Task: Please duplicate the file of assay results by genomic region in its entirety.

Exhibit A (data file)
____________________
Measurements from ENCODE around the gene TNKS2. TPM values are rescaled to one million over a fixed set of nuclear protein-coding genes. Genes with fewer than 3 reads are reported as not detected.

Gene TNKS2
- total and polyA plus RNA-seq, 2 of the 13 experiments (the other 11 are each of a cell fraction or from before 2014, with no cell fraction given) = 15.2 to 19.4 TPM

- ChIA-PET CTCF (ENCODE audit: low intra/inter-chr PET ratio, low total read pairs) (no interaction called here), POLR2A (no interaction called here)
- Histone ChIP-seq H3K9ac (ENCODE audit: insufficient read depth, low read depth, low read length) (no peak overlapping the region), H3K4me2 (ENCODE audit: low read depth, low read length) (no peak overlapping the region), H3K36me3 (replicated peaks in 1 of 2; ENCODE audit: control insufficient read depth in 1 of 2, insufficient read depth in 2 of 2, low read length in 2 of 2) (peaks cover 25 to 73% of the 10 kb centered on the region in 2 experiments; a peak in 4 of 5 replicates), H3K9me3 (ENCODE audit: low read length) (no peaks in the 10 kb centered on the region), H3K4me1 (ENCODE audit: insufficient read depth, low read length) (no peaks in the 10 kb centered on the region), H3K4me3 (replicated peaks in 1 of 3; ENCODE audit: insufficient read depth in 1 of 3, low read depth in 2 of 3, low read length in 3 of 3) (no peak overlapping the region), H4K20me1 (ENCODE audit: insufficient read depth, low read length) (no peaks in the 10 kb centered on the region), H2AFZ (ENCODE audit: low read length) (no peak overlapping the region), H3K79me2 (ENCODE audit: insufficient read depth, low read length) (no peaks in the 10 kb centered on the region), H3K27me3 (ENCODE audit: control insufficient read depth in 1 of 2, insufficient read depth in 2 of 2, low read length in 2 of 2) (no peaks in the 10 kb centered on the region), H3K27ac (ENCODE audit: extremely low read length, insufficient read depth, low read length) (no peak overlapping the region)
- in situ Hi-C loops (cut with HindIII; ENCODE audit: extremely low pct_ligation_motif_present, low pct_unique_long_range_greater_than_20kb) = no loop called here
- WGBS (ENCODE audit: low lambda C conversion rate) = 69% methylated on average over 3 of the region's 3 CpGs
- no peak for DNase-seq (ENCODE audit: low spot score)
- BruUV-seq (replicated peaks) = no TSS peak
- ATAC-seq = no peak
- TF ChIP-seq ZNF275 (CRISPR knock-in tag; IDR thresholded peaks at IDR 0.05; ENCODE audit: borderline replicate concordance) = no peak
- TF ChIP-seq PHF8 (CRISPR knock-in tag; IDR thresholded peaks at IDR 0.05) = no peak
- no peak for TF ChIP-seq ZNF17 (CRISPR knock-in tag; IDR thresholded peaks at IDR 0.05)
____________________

Measurements from ENCODE around the gene TNKS2. TPM values are rescaled to one million over a fixed set of nuclear protein-coding genes. Genes with fewer than 3 reads are reported as not detected.

Gene TNKS2
- total and polyA plus RNA-seq, 2 of the 13 experiments (the other 11 are each of a cell fraction or from before 2014, with no cell fraction given) = 15.2 to 19.4 TPM

- ChIA-PET CTCF (ENCODE audit: low intra/inter-chr PET ratio, low total read pairs) (no interaction called here), POLR2A (no interaction called here)
- Histone ChIP-seq H3K9ac (ENCODE audit: insufficient read depth, low read depth, low read length) (no peak overlapping the region), H3K4me2 (ENCODE audit: low read depth, low read length) (no peak overlapping the region), H3K36me3 (replicated peaks in 1 of 2; ENCODE audit: control insufficient read depth in 1 of 2, insufficient read depth in 2 of 2, low read length in 2 of 2) (peaks cover 25 to 73% of the 10 kb centered on the region in 2 experiments; a peak in 4 of 5 replicates), H3K9me3 (ENCODE audit: low read length) (no peaks in the 10 kb centered on the region), H3K4me1 (ENCODE audit: insufficient read depth, low read length) (no peaks in the 10 kb centered on the region), H3K4me3 (replicated peaks in 1 of 3; ENCODE audit: insufficient read depth in 1 of 3, low read depth in 2 of 3, low read length in 3 of 3) (no peak overlapping the region), H4K20me1 (ENCODE audit: insufficient read depth, low read length) (no peaks in the 10 kb centered on the region), H2AFZ (ENCODE audit: low read length) (no peak overlapping the region), H3K79me2 (ENCODE audit: insufficient read depth, low read length) (no peaks in the 10 kb centered on the region), H3K27me3 (ENCODE audit: control insufficient read depth in 1 of 2, insufficient read depth in 2 of 2, low read length in 2 of 2) (no peaks in the 10 kb centered on the region), H3K27ac (ENCODE audit: extremely low read length, insufficient read depth, low read length) (no peak overlapping the region)
- in situ Hi-C loops (cut with HindIII; ENCODE audit: extremely low pct_ligation_motif_present, low pct_unique_long_range_greater_than_20kb) = no loop called here
- WGBS (ENCODE audit: low lambda C conversion rate) = 69% methylated on average over 3 of the region's 3 CpGs
- no peak for DNase-seq (ENCODE audit: low spot score)
- BruUV-seq (replicated peaks) = no TSS peak
- ATAC-seq = no peak
- TF ChIP-seq ZNF275 (CRISPR knock-in tag; IDR thresholded peaks at IDR 0.05; ENCODE audit: borderline replicate concordance) = no peak
- TF ChIP-seq PHF8 (CRISPR knock-in tag; IDR thresholded peaks at IDR 0.05) = no peak
- no peak for TF ChIP-seq ZNF17 (CRISPR knock-in tag; IDR thresholded peaks at IDR 0.05)